Walnut halves or large
Unsifted cocoa powder
Unsifted all-purpose flour
Unsalted butter (3 sticks)
Adjust a rack one-third up from the bottom of the oven and preheat to
350 degrees. Line a 13 X 9 X 2-inch pan with foil (turn pan upside
down and mold foil to the pan, including up--down?--the sides, turn
pan over and fit foil tightly into pan. Take a piece of butter, place
it in the pan (on the foil), and place in the oven only until the
butter is melted. Then, with crumpled wax paper, spread the butter
all over the foil and set the pan aside.
Sift together into a large bowl the cocoa, flour and salt and set
In a 3-quart heavy pan over low heat, melt the butter. Remove the
pan from the heat and stir in the sugar, then the eggs two or three
at a time, and then the vanilla. Add the butter mixture to the sifted
dry ingredients, pouring it in all at once. Beat on low speed (of a
mixer) or by hand, scraping the bowl as necessary, until ingredients
are completely mixed. Stir in the walnuts.
Turn the mixture into the prepared pan and bake for 50 to 60 minutes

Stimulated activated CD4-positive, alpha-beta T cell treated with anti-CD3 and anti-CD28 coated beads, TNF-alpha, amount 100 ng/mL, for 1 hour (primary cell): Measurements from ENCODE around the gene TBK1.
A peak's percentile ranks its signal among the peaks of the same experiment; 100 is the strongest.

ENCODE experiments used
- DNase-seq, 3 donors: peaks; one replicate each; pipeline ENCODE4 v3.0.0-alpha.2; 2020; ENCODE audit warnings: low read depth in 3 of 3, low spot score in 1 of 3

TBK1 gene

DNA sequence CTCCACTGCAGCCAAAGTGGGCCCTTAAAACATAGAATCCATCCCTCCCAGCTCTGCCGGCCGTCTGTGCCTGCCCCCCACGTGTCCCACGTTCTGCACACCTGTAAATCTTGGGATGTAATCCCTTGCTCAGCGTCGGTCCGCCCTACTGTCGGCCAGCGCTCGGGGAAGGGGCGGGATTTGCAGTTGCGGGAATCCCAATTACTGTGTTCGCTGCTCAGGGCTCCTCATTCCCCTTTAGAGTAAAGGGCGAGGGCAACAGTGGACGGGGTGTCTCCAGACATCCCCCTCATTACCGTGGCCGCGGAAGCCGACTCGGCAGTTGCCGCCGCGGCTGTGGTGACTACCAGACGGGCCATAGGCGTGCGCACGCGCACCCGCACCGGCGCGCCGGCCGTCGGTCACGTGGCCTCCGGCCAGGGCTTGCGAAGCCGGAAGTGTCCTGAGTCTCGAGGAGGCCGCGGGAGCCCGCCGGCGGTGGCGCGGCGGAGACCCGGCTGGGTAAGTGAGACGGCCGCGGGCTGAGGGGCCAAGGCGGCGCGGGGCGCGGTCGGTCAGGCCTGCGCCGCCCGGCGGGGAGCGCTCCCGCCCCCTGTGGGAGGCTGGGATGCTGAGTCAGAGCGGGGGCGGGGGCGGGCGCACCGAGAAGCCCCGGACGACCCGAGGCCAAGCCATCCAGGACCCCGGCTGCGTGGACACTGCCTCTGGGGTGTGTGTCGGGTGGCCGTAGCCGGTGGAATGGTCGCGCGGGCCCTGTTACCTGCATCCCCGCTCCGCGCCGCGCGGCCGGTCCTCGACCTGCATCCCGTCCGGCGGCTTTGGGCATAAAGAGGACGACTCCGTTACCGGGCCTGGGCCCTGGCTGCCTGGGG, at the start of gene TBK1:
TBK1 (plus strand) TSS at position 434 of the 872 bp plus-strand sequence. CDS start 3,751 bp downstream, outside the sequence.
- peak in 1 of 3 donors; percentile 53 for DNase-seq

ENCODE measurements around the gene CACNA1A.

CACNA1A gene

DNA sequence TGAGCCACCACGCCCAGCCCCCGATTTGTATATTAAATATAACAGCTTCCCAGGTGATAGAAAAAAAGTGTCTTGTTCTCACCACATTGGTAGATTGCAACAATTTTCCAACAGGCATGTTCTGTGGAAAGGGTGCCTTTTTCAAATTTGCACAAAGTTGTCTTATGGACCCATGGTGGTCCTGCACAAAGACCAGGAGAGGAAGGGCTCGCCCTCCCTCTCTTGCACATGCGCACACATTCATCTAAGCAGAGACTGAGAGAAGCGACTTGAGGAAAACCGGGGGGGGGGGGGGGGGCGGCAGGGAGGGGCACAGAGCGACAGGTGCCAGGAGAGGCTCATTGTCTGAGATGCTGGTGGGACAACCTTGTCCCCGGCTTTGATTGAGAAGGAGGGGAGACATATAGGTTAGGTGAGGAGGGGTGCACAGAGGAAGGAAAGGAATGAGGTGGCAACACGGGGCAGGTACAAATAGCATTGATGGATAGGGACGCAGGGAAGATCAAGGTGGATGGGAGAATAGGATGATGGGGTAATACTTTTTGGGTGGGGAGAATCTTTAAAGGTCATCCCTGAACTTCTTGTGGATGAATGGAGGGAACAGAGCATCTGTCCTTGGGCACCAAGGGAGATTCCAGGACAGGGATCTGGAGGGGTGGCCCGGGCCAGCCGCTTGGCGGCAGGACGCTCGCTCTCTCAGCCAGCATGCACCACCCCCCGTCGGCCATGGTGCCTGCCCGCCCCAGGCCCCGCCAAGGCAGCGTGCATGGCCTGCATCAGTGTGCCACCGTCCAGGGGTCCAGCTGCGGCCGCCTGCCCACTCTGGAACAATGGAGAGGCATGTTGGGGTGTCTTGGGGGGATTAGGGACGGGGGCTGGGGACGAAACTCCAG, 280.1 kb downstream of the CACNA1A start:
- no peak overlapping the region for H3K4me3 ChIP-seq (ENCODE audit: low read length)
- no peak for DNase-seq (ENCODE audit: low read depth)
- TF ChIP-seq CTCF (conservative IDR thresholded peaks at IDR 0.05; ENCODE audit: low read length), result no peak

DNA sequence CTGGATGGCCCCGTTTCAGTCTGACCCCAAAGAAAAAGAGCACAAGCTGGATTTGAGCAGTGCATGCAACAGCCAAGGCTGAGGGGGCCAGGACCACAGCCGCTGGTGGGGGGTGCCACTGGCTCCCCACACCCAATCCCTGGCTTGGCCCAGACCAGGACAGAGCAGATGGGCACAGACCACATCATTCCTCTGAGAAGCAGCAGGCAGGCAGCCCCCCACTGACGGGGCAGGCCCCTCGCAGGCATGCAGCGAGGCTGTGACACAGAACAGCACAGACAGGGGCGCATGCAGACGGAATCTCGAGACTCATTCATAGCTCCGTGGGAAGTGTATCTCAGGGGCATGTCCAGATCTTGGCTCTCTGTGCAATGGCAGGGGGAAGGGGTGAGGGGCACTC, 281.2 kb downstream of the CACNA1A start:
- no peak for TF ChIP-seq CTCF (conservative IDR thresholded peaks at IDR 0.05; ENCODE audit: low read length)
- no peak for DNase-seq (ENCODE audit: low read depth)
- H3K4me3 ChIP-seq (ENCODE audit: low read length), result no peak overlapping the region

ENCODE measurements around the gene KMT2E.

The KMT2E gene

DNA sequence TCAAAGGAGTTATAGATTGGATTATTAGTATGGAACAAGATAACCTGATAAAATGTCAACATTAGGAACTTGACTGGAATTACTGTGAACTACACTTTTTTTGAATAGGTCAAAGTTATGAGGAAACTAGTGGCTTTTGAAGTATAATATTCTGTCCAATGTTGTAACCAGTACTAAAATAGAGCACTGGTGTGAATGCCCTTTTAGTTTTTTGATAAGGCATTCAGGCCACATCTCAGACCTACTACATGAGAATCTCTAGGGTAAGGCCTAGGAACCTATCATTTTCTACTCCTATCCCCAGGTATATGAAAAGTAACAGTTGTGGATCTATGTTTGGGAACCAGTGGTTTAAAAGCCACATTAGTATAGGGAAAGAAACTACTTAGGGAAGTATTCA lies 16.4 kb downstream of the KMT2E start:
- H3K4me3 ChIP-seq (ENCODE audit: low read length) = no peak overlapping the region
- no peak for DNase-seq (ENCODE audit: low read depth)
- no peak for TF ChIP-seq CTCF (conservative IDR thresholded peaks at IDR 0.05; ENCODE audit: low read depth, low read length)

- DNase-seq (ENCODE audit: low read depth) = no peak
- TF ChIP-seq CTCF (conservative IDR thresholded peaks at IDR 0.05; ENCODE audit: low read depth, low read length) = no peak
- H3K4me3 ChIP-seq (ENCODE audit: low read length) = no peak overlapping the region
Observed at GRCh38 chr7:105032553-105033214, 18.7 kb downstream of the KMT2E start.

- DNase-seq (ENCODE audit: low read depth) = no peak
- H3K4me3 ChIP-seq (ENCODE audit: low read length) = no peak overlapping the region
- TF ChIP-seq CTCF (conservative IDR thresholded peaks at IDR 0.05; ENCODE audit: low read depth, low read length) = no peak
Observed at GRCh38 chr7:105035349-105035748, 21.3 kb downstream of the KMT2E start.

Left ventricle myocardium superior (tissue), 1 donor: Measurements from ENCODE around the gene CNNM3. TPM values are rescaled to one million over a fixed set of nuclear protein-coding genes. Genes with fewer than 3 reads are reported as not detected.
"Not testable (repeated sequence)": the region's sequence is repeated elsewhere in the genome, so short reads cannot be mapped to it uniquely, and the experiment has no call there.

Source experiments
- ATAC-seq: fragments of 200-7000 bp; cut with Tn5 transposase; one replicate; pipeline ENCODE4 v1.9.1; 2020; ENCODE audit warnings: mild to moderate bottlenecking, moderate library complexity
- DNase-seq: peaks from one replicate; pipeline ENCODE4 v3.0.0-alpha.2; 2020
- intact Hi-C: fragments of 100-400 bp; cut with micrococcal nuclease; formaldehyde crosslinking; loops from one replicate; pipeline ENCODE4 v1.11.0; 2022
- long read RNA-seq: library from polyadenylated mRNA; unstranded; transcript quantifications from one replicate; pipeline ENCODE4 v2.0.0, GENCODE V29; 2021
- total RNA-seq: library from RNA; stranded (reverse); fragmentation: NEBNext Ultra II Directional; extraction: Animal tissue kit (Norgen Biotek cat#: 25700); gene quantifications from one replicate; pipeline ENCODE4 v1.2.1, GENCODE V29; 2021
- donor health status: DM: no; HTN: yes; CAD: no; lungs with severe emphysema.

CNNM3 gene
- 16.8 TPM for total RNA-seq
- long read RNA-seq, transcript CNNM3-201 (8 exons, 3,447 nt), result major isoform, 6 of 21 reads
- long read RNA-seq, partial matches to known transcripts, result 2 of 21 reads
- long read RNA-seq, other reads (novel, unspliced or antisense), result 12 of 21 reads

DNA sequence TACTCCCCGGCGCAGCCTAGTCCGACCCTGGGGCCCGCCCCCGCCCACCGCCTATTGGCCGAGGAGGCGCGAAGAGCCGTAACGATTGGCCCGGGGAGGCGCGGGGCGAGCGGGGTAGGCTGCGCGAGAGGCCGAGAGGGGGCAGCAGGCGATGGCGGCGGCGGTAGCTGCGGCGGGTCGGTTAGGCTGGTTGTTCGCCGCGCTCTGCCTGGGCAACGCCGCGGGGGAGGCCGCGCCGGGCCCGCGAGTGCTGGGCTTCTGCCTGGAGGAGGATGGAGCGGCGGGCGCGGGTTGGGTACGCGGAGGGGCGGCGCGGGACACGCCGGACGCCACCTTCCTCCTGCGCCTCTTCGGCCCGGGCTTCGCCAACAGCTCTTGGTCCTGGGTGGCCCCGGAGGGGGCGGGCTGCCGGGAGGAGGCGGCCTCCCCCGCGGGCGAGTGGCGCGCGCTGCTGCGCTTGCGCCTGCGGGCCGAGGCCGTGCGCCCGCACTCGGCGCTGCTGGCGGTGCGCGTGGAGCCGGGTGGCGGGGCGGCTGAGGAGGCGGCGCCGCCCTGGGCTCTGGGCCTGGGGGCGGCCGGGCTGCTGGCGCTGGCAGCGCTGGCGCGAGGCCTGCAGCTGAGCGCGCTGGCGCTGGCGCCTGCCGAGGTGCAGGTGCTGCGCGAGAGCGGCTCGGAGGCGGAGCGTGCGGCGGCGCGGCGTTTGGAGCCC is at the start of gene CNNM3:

until a toothpick gently inserted in the middle comes out clean, but
with a bit of chocolate clinging to it. Do not overbake or they will
Cool in the pan at room temperature. When the bottom of the pan is
just tepid, cover the pan with a length of wax paper and then with a
flat cookie sheet or board. Turn the pan and the sheet over, then
remove the pan and slowly peel off the foil.
Leave the cake upside down and transfer to the refrigerator overnight.
Cover the chilled cake with a cookie sheet or board and turn it over
again, leaving the cake right side up. Remove the sheet and wax
paper from the top of the cake. Using a long, strong sharp knife, cut
the cake into 24 extra-large brownies (or smaller if you prefer).
These are, supposedly, Maida Heatter's favorite brownies, the
creation of Cristina Guiovanoli, then a student at the Culinary
Institute of America
These are very rich, obviously, and absolutely delicious.